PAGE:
Wencelas (Wenzel) Bojer, horticulturalist and naturalist, was the son of Simon Bojer and his wife Barbara Staub. He was born in a region that was then part of the Austrian Empire. The year of his birth is uncertain. From 1810 to 1813 he was trained as a horticulturalist on the estate of Count Caspar von Sternberg at Radnitz (now in the Czech Republic, southwest of Prague). He then worked in the Imperial Museum at Vienna, Austria, until 1820, when he was employed as a plant collector by the botanist Franz W. Sieber* and sent to Mauritius. On his way there he appears to have collected some plants at the Cape.
Bojer arrived in Mauritius in July 1821 and remained there for the rest of his life. He collected extensively on the island, but also explored the west coast of Madagascar (1822) and Zanzibar, the Comoros, and the coast of East Africa (1824), collecting many plants and minerals. From 1826 to 1832 he taught natural history at the Royal College of Mauritius, and from 1842 was curator of the Natural History Museum. In his later years he gave much attention to the island's sugar industry. Between 1830 and 1846 he published 12 papers, in French, with descriptions and illustrations of the plants he discovered on Mauritius, Madagascar and other islands, in the Annales des Sciences Naturelles... and other natural history journals. His most important publication was his Hortus mauritianus (Mauritius, 1837, 456p), an enumeration of the flowering plants of Mauritius, both indigenous and exotic, with localities of growth or cultivation. Some of the plants originally came from the Cape of Good Hope.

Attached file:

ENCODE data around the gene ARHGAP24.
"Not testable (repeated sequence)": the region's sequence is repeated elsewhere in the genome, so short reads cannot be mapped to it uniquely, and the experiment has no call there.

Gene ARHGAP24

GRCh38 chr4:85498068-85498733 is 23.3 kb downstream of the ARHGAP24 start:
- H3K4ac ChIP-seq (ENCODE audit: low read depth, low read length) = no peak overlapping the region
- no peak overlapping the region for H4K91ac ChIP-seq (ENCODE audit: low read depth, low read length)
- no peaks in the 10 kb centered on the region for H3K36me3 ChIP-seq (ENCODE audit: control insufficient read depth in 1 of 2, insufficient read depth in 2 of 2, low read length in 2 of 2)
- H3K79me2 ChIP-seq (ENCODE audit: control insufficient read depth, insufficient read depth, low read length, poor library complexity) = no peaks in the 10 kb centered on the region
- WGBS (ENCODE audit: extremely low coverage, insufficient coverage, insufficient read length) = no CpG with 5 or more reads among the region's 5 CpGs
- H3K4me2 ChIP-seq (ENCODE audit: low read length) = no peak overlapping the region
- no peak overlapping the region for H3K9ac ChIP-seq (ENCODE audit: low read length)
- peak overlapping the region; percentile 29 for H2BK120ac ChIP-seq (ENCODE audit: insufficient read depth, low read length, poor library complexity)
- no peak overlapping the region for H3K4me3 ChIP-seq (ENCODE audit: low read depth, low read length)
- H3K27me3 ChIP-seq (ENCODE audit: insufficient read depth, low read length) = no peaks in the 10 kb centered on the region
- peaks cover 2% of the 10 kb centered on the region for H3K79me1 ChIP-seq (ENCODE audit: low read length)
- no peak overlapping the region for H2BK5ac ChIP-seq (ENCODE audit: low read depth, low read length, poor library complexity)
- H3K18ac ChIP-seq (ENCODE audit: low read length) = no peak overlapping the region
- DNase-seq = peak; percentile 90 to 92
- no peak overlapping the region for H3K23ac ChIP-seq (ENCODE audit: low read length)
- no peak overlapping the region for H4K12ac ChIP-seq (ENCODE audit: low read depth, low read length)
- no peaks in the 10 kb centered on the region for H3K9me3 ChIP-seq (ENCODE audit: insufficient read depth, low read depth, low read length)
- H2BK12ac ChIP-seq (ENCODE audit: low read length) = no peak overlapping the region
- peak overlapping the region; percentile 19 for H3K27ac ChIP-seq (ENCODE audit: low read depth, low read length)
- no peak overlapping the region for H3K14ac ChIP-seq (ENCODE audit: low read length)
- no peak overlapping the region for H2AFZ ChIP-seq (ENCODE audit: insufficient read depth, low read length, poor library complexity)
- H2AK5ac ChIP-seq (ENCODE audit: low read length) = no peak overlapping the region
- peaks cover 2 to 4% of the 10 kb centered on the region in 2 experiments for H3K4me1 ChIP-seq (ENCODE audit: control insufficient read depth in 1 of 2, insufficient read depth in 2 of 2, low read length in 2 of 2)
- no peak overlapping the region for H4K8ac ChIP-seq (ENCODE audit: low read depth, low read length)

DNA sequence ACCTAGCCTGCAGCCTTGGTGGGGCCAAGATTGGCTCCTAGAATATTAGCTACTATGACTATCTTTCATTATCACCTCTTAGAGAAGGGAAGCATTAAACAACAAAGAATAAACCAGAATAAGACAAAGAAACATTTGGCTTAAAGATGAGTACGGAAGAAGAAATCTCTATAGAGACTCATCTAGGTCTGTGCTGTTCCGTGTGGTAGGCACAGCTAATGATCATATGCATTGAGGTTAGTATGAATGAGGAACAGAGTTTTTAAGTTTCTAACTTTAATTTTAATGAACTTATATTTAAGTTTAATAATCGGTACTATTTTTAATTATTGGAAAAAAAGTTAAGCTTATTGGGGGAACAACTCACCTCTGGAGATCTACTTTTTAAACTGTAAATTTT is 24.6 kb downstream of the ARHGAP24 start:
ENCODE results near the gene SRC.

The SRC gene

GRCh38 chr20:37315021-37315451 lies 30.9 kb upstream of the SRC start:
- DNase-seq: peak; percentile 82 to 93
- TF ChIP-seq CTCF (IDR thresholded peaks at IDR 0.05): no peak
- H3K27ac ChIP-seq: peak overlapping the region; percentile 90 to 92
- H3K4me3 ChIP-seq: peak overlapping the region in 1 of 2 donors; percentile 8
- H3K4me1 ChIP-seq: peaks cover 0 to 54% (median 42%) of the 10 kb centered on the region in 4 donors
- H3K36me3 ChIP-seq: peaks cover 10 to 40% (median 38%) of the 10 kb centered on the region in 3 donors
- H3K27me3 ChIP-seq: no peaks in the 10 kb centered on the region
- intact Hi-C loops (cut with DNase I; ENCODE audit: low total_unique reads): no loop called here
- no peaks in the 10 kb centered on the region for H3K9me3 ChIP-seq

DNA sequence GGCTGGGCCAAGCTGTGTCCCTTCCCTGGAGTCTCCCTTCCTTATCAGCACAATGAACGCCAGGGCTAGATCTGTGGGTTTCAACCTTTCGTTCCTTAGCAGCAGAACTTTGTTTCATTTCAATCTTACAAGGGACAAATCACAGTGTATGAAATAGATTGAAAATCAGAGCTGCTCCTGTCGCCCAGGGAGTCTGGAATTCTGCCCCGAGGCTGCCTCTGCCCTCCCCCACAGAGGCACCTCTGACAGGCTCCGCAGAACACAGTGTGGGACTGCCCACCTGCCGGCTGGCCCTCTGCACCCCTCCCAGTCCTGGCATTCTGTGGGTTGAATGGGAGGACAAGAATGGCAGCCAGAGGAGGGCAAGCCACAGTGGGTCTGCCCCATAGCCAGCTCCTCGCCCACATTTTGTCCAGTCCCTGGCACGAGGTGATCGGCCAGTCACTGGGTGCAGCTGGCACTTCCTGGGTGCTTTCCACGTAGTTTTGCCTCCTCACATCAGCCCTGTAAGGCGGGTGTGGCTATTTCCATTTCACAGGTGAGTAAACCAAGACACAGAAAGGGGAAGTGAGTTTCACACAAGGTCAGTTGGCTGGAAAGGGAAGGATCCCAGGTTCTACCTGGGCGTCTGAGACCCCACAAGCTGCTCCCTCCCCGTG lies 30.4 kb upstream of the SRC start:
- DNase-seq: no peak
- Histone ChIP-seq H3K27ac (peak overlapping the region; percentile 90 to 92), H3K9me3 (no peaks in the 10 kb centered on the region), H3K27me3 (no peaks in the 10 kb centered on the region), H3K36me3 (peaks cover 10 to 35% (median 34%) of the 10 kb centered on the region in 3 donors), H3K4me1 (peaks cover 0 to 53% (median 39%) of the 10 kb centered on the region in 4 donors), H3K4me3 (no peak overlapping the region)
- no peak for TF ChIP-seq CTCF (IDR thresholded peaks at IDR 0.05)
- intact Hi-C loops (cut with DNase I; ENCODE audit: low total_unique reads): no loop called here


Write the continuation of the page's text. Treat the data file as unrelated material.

Bojer was elected joint vice-president of the Natural History Society of Mauritius (later the Royal Society of Arts and Sciences of Mauritius) when it was founded in 1829, and was re-elected to this position a year later. He described, named and illustrated a variety of new plant species at its monthly meetings, including the island's numerous varieties of mangos, and identified plants sent in by others. He also several times exhibited birds of the island. In June 1830 the emperor of Austria awarded him a gold medal and grant in recognition of his contributions to natural history. The plant genus Bojeria and many species were named after him. His original specimens are in the Naturhistoriesches Museum in Vienna, with duplicates in the Natural History Museum in London, the Botanical Museum of the University of Copenhagen, Kew Gardens near London, and other herbaria.